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    oxide's Avatar
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    How long does it take to switch back from fat burner to sugar burner?

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    Primal is all about people switching to from sugar burner to fat burner. But once you're a fat burner, how long does it take to revert?
    I've been in a depression funk for months, so I've been hitting the sugar pretty hard, chocolate and hard candy especially. (I still avoid wheat to prevent acid reflux). And yet it seems like two pounds is about all I can gain before I'm tired of sugar and I'm not hungry for it and I go back to being primal and the two pounds come back off in a week or so. I don't seem to get any reverse of carb flu or go back to sugar burner.
    Has anyone cheated so much that they wacked out their metabolism again? How long did it take, and are there any signs to look for? It's like it's easy to go Primal and actually harder to go back.
    5'0" female, 43 years old. Started Primal October 31, 2011, at a skinny fat 111.5 lbs. Low weight: 99.5 lb on a fast. Current weight: skinny-fat 106.5 lbs because of sugar cheating.

    MY PRIMAL: I (try to) follow by-the-book primal as advocated by Mark Sisson, except for whey powder and a bit of cream. I aim for 80-90 g carb/day and advocate a two-month strict adjustment for newbies. But everybody is different and other need to tweak Primal to their own needs.

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    Quote Originally Posted by oxide View Post
    Primal is all about people switching to from sugar burner to fat burner. But once you're a fat burner, how long does it take to revert?
    I've been in a depression funk for months, so I've been hitting the sugar pretty hard, chocolate and hard candy especially. (I still avoid wheat to prevent acid reflux). And yet it seems like two pounds is about all I can gain before I'm tired of sugar and I'm not hungry for it and I go back to being primal and the two pounds come back off in a week or so. I don't seem to get any reverse of carb flu or go back to sugar burner.
    Has anyone cheated so much that they wacked out their metabolism again? How long did it take, and are there any signs to look for? It's like it's easy to go Primal and actually harder to go back.
    Why would you want to go back?

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    I went full primal. Last couple of months have been bad, like 65% primal. Still seems I am a fat burner.

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    I don't know, but I am interested. I don't even know if I am a fat burner...
    Current weight lost: 82.9lb (37.6kg)

    Current PRs:
    Bench: 45kg/99lb
    Squat: 100kg/220lb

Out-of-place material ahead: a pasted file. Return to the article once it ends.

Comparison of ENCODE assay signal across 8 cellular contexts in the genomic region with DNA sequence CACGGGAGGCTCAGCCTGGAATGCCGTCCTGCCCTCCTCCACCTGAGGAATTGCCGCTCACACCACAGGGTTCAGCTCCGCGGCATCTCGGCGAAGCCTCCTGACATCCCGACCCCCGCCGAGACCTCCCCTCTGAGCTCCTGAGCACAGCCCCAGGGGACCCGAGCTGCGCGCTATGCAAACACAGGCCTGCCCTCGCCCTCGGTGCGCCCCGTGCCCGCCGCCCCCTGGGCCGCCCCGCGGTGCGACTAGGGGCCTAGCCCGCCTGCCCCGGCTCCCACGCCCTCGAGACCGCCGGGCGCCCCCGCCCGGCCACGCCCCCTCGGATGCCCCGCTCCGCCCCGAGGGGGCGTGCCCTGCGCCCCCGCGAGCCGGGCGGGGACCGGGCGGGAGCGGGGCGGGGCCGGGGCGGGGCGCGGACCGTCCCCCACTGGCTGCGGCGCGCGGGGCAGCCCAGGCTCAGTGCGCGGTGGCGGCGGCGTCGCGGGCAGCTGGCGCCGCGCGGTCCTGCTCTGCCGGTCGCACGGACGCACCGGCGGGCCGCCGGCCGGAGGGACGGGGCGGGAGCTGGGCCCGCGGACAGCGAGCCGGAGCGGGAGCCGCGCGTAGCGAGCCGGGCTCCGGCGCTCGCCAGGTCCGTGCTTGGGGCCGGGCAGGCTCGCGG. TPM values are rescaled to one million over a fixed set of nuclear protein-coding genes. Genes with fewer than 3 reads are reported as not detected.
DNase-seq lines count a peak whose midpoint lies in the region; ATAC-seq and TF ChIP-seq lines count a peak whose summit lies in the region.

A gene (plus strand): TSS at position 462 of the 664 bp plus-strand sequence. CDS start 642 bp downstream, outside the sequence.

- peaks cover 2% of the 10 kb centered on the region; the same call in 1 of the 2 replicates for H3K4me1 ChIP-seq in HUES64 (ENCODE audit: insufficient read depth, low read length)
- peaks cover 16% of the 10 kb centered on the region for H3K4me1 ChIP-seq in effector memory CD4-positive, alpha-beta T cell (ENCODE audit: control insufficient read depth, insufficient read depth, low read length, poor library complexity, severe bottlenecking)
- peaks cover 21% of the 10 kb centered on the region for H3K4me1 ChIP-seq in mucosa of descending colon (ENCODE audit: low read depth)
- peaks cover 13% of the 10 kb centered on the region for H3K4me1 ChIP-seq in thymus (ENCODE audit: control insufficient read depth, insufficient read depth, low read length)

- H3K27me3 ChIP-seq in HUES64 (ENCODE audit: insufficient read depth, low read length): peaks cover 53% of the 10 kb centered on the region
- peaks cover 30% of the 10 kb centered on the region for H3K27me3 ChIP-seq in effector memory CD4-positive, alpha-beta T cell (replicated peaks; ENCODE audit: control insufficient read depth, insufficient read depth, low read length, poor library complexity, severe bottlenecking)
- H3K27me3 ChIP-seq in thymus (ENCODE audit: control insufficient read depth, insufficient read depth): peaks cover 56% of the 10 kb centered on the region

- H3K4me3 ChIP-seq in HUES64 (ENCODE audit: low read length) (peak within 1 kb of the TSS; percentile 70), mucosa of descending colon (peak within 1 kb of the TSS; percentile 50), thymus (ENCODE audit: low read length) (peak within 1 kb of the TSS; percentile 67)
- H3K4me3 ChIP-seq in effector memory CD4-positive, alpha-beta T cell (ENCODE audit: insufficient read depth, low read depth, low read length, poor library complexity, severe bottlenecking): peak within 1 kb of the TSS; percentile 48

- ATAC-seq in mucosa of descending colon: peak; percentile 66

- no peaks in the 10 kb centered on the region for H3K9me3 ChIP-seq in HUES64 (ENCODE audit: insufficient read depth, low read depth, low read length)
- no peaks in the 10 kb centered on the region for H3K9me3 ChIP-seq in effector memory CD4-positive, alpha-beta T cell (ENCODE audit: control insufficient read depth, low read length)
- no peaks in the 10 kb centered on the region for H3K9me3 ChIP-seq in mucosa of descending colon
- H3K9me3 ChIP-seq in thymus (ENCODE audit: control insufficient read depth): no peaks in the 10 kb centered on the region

Deadlift: 120kg/265lb

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    Dr. Bork Bork's Avatar
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    I think it depends on your individual physiology. It's not really a one size fits all. I can be religiously good for a long period, but the second I have a lot of the wrong carbs I pack on pounds overnight and it takes forever to get them off again.
    --Trish (Bork)
    TROPICAL TRADITIONS REFERRAL # 7625207
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    FOOD PORN BLOG! http://theprimaljunkfoodie.blogspot.com

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    all you're doing is retaining water and pissing it back out. relax.

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    Quote Originally Posted by jakey View Post
    all you're doing is retaining water and pissing it back out. relax.
    +1

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    oxide's Avatar
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    The two pounds refers to the my normal range not my absolute weight, so it includes water fluctuations. I was thinking more from a hunger and health perspective, not a weight perspective. Even if I load up on sugar I don't feel any cravings to go back to grains, don't get hungry for snacks, don't get acid reflux, etc..

    Thanks, kingofturtles. Seems we're having the same observation.
    5'0" female, 43 years old. Started Primal October 31, 2011, at a skinny fat 111.5 lbs. Low weight: 99.5 lb on a fast. Current weight: skinny-fat 106.5 lbs because of sugar cheating.

    MY PRIMAL: I (try to) follow by-the-book primal as advocated by Mark Sisson, except for whey powder and a bit of cream. I aim for 80-90 g carb/day and advocate a two-month strict adjustment for newbies. But everybody is different and other need to tweak Primal to their own needs.